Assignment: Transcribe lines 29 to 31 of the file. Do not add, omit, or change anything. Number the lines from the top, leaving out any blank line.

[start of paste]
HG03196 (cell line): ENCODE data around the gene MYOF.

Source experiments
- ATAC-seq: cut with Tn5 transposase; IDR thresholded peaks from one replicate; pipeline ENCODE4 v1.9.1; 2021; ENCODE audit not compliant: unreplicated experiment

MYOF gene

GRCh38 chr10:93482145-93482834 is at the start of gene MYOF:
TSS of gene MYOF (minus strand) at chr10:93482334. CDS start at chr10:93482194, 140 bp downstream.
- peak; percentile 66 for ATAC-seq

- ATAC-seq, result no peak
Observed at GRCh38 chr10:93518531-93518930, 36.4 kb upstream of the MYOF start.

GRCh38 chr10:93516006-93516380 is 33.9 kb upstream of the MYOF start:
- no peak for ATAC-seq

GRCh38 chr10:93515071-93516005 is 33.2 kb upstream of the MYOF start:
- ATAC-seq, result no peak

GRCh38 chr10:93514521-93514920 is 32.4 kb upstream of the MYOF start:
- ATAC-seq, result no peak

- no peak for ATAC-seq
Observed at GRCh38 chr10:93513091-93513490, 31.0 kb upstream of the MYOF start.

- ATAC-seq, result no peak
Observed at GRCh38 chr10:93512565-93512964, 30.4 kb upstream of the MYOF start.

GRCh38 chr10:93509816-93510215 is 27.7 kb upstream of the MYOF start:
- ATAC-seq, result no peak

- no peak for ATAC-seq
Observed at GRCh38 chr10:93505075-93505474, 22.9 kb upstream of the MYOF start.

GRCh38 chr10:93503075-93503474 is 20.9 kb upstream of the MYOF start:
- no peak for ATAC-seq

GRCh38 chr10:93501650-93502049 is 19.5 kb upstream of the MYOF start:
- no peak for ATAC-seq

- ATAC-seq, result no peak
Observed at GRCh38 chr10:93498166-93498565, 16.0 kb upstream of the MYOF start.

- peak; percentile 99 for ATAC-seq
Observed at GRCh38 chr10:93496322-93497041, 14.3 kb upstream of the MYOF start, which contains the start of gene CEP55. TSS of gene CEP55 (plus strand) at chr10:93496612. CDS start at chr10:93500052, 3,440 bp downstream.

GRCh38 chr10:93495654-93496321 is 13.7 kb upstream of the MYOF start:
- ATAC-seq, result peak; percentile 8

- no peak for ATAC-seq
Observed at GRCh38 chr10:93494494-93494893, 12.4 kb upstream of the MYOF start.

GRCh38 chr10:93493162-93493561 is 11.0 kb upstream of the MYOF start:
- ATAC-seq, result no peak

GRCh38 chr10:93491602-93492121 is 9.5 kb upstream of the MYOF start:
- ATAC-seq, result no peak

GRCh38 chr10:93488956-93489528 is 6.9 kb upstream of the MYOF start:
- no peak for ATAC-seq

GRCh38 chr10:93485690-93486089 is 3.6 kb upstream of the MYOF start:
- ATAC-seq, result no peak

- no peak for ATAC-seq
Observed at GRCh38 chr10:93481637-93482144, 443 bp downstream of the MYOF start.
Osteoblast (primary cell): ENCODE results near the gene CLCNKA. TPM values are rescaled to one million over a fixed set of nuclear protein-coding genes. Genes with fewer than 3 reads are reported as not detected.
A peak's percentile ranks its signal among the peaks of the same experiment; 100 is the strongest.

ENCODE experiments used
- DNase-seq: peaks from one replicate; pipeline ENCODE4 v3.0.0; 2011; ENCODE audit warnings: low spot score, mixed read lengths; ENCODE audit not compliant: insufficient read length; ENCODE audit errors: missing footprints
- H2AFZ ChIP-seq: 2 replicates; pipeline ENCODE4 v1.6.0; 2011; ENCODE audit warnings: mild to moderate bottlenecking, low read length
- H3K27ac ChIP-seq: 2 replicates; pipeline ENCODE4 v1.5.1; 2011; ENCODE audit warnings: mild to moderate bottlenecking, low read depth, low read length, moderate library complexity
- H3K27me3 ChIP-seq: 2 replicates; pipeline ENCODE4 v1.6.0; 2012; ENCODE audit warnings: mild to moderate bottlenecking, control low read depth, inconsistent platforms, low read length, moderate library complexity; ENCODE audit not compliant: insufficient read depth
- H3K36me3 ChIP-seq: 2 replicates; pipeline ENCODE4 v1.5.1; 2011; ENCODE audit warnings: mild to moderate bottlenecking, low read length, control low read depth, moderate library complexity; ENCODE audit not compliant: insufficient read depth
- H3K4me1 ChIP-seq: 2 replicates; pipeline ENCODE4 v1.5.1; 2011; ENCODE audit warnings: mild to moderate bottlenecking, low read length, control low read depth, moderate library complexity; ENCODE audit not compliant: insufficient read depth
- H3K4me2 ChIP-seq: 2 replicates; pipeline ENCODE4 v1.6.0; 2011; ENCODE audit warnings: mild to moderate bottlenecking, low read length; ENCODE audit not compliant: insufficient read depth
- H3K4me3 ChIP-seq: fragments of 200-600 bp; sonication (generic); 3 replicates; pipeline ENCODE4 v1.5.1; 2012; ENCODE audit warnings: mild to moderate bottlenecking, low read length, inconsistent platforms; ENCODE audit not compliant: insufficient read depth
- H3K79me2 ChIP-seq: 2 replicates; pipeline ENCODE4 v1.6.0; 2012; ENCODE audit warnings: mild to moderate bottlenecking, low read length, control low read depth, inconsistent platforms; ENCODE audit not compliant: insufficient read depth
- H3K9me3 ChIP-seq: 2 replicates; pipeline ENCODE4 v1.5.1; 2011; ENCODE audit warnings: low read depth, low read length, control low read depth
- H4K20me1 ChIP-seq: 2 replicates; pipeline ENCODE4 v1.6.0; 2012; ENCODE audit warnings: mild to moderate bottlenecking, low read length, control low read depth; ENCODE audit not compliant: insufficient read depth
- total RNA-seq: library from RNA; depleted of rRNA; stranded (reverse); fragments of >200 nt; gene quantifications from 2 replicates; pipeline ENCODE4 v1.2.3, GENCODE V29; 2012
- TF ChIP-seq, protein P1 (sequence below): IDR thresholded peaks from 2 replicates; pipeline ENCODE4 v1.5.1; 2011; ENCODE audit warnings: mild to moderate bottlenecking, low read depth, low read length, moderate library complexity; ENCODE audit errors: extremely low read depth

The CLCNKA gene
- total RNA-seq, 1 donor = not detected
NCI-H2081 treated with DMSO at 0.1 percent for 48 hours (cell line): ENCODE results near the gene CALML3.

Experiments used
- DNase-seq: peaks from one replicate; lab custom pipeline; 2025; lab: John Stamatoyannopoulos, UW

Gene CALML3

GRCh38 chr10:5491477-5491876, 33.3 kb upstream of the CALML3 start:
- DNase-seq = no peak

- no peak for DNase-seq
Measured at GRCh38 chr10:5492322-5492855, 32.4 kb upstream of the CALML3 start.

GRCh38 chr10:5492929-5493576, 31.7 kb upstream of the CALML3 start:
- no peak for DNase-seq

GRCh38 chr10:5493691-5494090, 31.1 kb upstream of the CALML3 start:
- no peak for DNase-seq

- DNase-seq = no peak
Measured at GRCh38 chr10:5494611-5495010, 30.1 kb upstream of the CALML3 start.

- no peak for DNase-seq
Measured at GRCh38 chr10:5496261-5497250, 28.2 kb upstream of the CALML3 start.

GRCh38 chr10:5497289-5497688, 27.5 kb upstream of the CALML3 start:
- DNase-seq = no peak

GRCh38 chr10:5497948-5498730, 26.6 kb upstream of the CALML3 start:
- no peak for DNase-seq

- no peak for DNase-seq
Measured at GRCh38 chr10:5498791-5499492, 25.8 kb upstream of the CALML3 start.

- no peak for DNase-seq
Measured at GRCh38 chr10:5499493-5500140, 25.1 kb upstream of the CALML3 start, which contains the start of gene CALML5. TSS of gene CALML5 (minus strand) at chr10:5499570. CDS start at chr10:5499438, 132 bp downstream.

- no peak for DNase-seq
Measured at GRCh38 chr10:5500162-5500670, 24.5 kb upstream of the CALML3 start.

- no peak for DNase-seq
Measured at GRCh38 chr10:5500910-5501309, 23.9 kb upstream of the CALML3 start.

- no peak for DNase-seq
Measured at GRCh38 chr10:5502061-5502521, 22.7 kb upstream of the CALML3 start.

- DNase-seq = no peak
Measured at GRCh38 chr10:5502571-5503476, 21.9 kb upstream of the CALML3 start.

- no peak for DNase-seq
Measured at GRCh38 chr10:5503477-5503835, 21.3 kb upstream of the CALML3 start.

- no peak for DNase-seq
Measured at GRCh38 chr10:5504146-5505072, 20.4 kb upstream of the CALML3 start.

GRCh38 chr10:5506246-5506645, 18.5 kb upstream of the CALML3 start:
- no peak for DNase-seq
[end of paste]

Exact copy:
Observed at GRCh38 chr10:93498166-93498565, 16.0 kb upstream of the MYOF start.

- peak; percentile 99 for ATAC-seq
Observed at GRCh38 chr10:93496322-93497041, 14.3 kb upstream of the MYOF start, which contains the start of gene CEP55. TSS of gene CEP55 (plus strand) at chr10:93496612. CDS start at chr10:93500052, 3,440 bp downstream.